Protesters in France are staging weekly nationwide demonstrations against a new security bill. The protests have been mostly peaceful, though there have been violent clashes with police over the proposed law. The bill, if passed, would make it an offence to post images of on-duty police officers with the intent to harm their “physical or psychological integrity”.

Critics of the bill say it would make it more difficult to document incidents of police brutality. In November, four French police officers were charged over the racial abuse and beating of a black music producer that was caught on video. Protesters believe it will damage press freedom and make it more difficult to hold the police to account if the rules around filming officers are unclear or too zealously enforced.

Supporters of the bill, however, argue that police officers are at risk of harassment, threats and even violence if their identities are published online. In 2016, a police officer and his partner were stabbed to death in front of their three-year-old child by a man claiming allegiance to Islamic State. The attacker had compiled a list of potential targets, including police as well as journalists and celebrities.

Responding to the protests, the French government has announced it will rewrite part of the bill. However, protesters want the entire security bill scrapped and have vowed to continue their demonstrations.

Should filming police officers be illegal? How can citizens and the media hold police to account if they can’t film them? Does publishing the identities of police put them in danger? Let us know your thoughts and comments in the form below and we’ll take them to policymakers and experts for their reactions!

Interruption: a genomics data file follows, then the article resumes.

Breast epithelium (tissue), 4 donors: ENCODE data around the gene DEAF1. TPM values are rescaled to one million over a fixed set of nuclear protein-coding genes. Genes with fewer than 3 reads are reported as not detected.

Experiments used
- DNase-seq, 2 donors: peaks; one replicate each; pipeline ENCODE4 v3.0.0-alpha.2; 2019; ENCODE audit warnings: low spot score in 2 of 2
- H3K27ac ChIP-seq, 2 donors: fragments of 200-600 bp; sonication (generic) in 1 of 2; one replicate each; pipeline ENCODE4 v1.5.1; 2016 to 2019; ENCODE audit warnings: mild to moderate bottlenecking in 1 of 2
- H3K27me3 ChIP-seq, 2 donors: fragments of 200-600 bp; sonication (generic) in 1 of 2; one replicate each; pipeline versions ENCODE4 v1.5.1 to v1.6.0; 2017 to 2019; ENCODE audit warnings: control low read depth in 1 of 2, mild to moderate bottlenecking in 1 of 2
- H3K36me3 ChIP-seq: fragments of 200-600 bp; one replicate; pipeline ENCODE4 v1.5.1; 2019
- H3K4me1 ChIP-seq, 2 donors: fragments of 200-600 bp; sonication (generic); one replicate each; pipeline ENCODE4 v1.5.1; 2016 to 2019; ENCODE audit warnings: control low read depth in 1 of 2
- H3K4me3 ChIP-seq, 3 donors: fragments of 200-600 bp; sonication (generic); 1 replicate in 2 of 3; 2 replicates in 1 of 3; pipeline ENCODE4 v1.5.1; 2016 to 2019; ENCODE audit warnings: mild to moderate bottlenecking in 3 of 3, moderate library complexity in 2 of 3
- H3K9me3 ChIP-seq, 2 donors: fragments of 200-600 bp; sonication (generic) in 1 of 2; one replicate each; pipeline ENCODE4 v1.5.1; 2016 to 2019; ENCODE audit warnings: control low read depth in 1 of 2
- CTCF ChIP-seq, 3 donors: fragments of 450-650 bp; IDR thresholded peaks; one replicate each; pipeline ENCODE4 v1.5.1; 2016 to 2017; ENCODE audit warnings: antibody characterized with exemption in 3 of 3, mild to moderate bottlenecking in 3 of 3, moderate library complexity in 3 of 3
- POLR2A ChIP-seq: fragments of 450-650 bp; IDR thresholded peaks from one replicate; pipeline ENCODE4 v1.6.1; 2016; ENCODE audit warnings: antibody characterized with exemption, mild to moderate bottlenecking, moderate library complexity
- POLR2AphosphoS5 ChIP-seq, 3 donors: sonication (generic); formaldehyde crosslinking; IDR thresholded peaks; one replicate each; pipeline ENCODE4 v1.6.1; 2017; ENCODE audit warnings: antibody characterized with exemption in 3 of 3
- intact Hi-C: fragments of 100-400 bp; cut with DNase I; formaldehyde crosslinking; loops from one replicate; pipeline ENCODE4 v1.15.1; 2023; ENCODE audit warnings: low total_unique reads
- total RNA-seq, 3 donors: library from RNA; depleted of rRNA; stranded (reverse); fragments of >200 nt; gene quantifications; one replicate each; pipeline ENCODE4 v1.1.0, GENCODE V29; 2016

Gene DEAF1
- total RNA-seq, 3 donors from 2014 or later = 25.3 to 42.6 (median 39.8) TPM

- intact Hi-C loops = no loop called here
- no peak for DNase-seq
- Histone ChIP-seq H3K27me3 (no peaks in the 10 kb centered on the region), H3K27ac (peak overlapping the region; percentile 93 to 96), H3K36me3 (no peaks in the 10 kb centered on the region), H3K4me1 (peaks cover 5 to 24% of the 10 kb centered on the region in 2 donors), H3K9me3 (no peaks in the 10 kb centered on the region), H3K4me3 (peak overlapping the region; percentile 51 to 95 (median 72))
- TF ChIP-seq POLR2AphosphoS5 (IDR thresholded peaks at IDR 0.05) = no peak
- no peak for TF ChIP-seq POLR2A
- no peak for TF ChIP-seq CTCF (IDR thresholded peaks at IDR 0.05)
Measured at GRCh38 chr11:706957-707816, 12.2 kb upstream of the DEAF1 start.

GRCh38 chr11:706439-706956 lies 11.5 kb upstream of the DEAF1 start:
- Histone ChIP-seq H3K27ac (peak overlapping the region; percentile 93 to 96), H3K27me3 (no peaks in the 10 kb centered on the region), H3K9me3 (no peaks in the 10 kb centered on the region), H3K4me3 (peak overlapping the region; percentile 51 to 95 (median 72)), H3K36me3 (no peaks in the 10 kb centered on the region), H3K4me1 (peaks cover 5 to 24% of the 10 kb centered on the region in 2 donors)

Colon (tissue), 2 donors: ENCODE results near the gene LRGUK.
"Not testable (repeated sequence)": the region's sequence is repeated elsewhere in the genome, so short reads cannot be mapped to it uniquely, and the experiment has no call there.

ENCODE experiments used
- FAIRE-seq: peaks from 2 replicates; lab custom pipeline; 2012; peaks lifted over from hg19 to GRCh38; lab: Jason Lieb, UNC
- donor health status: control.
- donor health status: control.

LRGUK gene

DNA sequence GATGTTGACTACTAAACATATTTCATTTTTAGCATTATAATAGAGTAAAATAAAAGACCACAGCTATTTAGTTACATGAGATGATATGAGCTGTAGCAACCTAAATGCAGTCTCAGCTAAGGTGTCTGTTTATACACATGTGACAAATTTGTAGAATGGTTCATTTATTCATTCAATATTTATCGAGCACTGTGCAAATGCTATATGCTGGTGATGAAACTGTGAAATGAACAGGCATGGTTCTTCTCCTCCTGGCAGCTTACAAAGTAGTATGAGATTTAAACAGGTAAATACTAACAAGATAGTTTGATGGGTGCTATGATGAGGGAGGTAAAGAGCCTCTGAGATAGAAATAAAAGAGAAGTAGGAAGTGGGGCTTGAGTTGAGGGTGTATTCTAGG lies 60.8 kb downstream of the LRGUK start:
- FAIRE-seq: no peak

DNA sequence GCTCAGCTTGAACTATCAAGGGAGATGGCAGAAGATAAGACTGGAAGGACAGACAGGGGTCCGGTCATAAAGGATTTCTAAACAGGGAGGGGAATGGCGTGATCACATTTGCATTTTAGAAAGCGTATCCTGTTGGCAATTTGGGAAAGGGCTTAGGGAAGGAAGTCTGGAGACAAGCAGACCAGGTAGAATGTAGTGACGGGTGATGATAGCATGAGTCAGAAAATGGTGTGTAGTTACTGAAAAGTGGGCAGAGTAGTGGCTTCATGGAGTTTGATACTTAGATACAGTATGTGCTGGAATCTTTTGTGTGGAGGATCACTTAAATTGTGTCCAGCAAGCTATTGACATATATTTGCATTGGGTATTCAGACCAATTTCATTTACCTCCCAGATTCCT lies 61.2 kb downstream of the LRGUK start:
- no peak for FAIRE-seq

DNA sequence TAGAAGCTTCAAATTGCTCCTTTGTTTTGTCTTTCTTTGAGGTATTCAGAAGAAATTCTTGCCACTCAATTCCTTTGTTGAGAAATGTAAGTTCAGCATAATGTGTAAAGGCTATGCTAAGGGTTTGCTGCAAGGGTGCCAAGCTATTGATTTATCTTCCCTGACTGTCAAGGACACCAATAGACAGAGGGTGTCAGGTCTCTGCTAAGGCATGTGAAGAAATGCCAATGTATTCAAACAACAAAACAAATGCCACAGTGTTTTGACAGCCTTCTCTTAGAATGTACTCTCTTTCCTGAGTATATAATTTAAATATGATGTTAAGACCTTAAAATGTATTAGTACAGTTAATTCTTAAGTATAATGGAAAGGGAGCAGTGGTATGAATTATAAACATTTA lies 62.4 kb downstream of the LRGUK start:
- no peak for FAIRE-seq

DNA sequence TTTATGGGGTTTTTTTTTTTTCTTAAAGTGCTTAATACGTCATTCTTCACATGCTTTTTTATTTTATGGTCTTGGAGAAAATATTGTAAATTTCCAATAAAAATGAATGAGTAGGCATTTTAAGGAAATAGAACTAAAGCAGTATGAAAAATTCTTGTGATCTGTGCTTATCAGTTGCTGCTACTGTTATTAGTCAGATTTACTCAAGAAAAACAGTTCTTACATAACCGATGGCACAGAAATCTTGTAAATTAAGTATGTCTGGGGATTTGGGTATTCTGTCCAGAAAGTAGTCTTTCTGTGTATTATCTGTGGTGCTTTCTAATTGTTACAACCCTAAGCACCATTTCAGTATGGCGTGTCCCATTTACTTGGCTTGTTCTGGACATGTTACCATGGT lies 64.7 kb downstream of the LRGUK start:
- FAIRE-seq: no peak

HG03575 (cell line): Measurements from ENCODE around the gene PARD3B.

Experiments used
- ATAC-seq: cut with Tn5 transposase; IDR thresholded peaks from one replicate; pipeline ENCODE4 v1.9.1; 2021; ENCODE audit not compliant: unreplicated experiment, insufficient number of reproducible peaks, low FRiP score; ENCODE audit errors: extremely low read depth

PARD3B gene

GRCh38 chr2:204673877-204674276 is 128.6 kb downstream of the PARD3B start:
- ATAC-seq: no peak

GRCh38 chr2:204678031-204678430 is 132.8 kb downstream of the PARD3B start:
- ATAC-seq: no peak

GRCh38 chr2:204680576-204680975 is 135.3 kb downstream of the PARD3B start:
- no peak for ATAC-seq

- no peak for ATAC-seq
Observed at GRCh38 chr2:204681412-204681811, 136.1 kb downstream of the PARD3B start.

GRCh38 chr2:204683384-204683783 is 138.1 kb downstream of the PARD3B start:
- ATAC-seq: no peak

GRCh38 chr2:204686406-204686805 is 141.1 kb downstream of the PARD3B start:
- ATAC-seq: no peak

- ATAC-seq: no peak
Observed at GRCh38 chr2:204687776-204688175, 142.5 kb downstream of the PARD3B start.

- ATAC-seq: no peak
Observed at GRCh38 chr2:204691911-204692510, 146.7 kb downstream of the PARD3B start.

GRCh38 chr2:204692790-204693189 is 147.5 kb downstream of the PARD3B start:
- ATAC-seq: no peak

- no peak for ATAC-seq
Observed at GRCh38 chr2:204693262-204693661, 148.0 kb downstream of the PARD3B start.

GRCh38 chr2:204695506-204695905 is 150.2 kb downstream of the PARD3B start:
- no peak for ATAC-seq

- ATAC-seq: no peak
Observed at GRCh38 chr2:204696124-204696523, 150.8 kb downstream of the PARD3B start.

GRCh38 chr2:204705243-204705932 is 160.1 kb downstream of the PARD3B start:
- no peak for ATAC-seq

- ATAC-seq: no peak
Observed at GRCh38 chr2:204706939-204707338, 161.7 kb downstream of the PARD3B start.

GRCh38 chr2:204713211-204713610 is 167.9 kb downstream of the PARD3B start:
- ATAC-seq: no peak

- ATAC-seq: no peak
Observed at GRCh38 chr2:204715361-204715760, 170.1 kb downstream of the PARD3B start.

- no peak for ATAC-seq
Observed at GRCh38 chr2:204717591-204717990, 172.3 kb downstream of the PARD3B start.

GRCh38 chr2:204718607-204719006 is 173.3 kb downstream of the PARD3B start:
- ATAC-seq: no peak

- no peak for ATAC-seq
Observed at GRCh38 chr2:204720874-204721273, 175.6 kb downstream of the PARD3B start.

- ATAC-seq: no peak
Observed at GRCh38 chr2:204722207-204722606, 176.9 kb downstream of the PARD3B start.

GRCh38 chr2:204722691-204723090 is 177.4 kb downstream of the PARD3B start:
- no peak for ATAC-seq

Photo by ev on Unsplash



38 comments Post a commentcomment


  1. avatar
    Христо

    If you want to live in a totalitarian state.

  2. avatar
    Pamela

    No. There are pictures and videos cut and taken out of contexts, in order to mislead, but that’s another discussion.

    • avatar
      Ramune

      it is another discussion

  3. avatar
    Martina

    The police is a state service for us, paid from our taxes and therefore we have the right to film them doing their work. Police is not an instrument for people’s opression, as some politician believe

  4. avatar
    Stelios

    Certainly not. Police as public servants should act in a transparent way and if they act within the law, they don’t need to be worried when filmed. In the very few occasions where the police officers should not be identified for their safety and the safety of their families (special antiterrorist task forces etc) the policemen are anyhow wearing face masks and even if filmed, they can’t be identified. So, there is absolutely no reason to be illegal to film police.

  5. avatar
    Marius

    Filming them is the only way people in security structures really answer to the public. It is a step towards accepting them act outside the low.

  6. avatar
    Alexandros

    Are we living in some kind of Junta or what?

  7. avatar
    Bernard

    Filming police-officers shouln’t be illegal at all. However, publishing the footage should serve a purpose. The public interest should exceed the privacy of the police officer(s). So filming and publishing police brutality, Yes! Publishing a ‘funny’movie of a police officer tripping over a banana, No!

  8. avatar
    HJo

    Absolutely no. The oposide. Every action, every communication of police should be transparent and allowed to be made public. For the sake of the police.

    • avatar
      Luis

      HJo, there is the other side though… They are workers like you and me… I agree that it should not be forbidden, but the same way that your boss is not allowed to record you, the police should be forced to be recorded all the time

    • avatar
      Michael

      Luis, If somebody in my office started beating up the customers and no one knew who it was, you’d better believe my boss would start recording us.

  9. avatar
    Ludwig

    Most people today has the phone and can film in any situation, the problem is the distribution in social medias that can put in danger policeman and his family live